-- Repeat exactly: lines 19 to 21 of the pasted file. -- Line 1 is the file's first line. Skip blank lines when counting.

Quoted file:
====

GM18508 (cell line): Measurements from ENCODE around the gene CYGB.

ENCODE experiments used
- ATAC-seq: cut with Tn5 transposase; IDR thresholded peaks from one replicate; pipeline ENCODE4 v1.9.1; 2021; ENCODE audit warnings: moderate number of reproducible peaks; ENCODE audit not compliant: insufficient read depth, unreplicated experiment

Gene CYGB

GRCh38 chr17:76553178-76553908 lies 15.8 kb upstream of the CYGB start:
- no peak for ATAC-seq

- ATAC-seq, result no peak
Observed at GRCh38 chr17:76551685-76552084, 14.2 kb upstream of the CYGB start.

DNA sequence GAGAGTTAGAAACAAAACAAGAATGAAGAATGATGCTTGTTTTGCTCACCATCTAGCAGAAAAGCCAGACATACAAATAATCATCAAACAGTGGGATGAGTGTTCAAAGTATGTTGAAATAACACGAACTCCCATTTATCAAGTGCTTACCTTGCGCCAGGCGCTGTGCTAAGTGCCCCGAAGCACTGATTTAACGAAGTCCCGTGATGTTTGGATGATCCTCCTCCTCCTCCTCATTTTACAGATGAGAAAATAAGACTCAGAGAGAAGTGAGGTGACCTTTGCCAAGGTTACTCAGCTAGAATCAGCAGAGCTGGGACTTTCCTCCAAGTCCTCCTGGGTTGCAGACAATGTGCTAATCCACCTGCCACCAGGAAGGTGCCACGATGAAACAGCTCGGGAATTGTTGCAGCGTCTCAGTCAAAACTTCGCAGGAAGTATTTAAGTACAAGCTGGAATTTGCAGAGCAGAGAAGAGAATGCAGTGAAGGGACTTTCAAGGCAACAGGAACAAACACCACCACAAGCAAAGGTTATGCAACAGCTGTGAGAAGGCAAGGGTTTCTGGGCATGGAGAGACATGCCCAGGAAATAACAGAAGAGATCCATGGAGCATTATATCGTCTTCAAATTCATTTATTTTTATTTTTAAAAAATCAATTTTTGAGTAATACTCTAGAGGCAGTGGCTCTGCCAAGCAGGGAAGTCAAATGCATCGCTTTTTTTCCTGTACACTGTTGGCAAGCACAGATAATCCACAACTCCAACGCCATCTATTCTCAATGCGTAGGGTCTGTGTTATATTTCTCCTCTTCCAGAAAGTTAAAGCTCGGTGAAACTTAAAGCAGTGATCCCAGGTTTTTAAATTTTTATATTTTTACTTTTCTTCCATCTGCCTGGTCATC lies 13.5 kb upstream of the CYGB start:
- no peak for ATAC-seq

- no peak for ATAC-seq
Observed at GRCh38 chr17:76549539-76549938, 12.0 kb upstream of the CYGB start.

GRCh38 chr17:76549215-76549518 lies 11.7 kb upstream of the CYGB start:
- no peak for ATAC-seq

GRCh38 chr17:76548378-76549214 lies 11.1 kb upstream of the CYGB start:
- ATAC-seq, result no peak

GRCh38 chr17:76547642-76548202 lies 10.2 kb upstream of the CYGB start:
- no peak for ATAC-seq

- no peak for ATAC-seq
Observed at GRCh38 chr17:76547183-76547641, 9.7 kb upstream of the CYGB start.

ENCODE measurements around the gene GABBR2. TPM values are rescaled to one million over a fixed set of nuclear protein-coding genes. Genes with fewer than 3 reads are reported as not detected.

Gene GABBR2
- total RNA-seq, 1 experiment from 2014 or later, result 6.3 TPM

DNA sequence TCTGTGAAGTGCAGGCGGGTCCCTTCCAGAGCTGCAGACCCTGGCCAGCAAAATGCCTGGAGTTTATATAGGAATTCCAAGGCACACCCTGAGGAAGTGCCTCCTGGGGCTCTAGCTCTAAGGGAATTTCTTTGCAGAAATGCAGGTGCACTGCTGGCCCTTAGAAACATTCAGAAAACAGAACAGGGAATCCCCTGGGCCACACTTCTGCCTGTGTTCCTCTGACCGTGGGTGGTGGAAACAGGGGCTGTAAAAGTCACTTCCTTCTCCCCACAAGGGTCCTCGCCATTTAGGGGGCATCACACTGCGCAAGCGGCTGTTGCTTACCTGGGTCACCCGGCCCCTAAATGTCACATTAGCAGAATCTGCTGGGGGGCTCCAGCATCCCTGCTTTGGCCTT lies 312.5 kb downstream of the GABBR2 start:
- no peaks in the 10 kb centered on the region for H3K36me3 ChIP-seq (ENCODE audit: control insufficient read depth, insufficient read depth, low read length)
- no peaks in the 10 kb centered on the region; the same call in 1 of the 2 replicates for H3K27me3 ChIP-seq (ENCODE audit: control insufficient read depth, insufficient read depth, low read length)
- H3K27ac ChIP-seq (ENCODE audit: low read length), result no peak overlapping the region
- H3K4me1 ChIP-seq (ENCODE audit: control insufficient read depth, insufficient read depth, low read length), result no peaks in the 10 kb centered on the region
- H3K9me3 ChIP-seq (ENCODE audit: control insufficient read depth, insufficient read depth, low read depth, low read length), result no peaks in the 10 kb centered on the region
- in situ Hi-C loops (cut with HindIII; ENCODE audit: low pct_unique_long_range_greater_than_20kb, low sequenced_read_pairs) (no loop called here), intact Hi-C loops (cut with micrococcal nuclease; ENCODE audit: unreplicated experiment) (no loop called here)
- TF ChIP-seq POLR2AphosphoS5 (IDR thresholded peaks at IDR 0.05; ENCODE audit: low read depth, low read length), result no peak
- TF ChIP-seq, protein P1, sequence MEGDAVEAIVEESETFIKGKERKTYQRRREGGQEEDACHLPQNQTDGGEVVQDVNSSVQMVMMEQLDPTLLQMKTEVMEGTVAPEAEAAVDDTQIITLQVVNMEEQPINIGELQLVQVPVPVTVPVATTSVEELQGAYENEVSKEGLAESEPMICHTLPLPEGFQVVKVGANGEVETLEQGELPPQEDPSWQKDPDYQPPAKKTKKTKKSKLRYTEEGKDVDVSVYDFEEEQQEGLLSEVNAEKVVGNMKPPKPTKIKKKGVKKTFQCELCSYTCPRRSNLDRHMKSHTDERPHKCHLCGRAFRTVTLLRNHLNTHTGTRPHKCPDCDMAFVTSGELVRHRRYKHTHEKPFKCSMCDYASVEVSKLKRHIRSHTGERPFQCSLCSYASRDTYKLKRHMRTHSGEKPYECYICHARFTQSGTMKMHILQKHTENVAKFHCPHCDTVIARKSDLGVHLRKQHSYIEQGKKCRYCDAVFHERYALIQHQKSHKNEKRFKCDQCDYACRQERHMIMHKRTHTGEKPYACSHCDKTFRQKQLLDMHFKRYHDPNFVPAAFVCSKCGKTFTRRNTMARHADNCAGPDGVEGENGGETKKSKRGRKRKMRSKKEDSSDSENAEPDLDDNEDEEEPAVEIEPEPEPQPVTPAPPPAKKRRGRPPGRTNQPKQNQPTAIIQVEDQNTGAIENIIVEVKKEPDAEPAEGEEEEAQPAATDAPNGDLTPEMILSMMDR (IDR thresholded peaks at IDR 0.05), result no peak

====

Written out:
- no peak for ATAC-seq
Observed at GRCh38 chr17:76547183-76547641, 9.7 kb upstream of the CYGB start.

ENCODE measurements around the gene GABBR2. TPM values are rescaled to one million over a fixed set of nuclear protein-coding genes. Genes with fewer than 3 reads are reported as not detected.